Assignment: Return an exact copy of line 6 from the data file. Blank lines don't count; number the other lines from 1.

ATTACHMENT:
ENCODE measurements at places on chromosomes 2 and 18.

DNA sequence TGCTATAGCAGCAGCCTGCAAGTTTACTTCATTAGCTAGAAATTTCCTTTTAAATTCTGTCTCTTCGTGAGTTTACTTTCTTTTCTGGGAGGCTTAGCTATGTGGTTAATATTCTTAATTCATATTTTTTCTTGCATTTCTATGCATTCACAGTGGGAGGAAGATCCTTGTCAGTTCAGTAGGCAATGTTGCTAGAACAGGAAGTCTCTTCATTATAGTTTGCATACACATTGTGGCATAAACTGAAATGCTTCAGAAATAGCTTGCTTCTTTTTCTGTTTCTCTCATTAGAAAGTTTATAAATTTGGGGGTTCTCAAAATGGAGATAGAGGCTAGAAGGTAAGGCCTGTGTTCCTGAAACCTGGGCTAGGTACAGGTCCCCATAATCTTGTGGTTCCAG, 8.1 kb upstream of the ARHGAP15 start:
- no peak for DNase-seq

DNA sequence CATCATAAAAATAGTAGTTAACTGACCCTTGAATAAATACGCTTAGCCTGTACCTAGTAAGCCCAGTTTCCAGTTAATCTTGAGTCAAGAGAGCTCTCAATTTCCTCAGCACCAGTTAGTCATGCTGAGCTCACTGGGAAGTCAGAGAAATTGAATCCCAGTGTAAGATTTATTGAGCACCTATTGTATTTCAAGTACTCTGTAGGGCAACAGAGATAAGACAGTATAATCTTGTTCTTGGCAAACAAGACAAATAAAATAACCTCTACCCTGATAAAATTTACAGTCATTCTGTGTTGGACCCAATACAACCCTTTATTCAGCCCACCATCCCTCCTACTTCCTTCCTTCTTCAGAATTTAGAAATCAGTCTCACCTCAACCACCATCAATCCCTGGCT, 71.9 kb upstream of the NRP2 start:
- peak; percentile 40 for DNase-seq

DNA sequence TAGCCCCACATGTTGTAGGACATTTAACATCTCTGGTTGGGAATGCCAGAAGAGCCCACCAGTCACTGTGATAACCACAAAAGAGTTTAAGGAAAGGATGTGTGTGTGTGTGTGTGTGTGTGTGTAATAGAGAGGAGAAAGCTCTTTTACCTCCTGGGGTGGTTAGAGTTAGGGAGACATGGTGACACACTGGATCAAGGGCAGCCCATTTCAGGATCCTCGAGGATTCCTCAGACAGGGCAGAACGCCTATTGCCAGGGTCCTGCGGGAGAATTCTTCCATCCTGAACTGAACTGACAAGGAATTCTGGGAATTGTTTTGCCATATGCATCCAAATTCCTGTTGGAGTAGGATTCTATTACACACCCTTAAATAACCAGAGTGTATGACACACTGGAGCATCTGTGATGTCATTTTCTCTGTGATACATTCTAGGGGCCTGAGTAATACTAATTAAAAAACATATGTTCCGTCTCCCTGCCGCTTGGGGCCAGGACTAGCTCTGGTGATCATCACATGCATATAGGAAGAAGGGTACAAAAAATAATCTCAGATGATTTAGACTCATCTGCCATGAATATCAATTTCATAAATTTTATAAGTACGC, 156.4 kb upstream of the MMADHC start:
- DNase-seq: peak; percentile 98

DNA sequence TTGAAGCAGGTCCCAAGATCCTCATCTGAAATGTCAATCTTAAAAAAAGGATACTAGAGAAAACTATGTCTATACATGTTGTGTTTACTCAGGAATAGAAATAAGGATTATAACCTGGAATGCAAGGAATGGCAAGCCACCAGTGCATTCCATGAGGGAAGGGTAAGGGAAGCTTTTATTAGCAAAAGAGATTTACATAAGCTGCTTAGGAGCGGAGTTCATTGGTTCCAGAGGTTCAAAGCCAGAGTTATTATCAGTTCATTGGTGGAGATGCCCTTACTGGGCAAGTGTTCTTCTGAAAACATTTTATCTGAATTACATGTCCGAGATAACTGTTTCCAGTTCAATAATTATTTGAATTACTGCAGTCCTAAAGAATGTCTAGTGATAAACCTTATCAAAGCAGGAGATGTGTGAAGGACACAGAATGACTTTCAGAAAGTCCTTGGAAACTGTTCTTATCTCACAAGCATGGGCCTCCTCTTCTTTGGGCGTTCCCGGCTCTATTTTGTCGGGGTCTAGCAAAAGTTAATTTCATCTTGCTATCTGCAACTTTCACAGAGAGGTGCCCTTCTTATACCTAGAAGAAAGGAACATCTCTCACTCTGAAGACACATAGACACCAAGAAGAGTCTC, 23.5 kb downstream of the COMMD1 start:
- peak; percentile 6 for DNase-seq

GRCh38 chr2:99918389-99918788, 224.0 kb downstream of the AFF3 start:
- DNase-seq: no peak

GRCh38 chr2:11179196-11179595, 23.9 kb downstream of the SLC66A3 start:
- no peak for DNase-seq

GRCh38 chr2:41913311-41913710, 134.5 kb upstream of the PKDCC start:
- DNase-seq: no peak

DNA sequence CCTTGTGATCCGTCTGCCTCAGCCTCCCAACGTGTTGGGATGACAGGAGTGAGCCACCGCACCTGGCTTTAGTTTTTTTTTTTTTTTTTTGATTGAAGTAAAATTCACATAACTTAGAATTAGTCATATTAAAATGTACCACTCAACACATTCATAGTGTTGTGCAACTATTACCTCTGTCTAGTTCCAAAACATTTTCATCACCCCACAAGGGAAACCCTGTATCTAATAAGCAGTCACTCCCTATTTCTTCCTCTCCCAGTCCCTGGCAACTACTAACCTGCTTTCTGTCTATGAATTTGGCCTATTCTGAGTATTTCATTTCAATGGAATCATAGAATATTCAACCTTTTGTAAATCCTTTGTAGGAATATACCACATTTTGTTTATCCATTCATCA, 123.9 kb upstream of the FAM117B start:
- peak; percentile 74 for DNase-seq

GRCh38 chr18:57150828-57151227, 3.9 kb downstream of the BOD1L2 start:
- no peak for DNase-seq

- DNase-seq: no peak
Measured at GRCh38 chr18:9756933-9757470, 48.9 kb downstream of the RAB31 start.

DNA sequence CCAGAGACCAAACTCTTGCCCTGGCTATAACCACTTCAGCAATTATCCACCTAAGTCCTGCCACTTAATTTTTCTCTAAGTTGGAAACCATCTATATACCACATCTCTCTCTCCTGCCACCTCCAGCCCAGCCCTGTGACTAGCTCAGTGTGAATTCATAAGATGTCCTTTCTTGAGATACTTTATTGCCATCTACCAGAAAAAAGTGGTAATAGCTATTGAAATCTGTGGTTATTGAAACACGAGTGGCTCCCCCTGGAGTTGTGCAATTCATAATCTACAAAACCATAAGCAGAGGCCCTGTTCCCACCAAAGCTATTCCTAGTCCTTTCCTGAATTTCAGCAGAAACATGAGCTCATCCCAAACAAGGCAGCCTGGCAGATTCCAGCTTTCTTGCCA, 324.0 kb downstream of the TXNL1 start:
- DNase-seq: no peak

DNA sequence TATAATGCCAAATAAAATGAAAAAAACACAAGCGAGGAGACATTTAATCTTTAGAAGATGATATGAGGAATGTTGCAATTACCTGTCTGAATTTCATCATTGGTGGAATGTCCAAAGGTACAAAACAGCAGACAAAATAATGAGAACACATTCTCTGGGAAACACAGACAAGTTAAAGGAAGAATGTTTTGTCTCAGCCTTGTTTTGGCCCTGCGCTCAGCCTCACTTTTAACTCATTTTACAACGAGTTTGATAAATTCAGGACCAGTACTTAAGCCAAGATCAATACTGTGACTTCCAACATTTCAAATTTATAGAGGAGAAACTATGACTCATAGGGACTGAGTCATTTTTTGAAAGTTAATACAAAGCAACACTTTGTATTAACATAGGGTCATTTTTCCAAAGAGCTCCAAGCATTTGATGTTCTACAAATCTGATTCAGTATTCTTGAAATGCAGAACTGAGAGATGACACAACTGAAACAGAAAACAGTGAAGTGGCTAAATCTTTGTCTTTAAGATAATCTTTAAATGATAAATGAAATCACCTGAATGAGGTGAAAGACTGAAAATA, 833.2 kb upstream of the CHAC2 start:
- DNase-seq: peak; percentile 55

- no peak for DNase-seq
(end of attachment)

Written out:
DNA sequence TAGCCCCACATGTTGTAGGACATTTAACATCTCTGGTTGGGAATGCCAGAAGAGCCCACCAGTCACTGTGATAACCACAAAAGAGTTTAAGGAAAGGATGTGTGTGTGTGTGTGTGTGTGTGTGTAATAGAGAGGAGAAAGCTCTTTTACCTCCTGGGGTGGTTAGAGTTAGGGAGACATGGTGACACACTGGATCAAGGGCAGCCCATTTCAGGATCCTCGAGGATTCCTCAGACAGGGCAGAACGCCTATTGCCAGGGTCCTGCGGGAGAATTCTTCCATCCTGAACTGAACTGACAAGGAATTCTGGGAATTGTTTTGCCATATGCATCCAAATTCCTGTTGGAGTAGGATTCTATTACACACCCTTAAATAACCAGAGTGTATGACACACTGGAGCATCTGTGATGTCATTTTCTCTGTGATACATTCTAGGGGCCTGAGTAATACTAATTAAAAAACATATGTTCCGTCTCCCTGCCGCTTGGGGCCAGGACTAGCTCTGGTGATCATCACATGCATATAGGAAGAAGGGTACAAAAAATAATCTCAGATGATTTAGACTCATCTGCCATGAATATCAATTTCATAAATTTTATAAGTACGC, 156.4 kb upstream of the MMADHC start: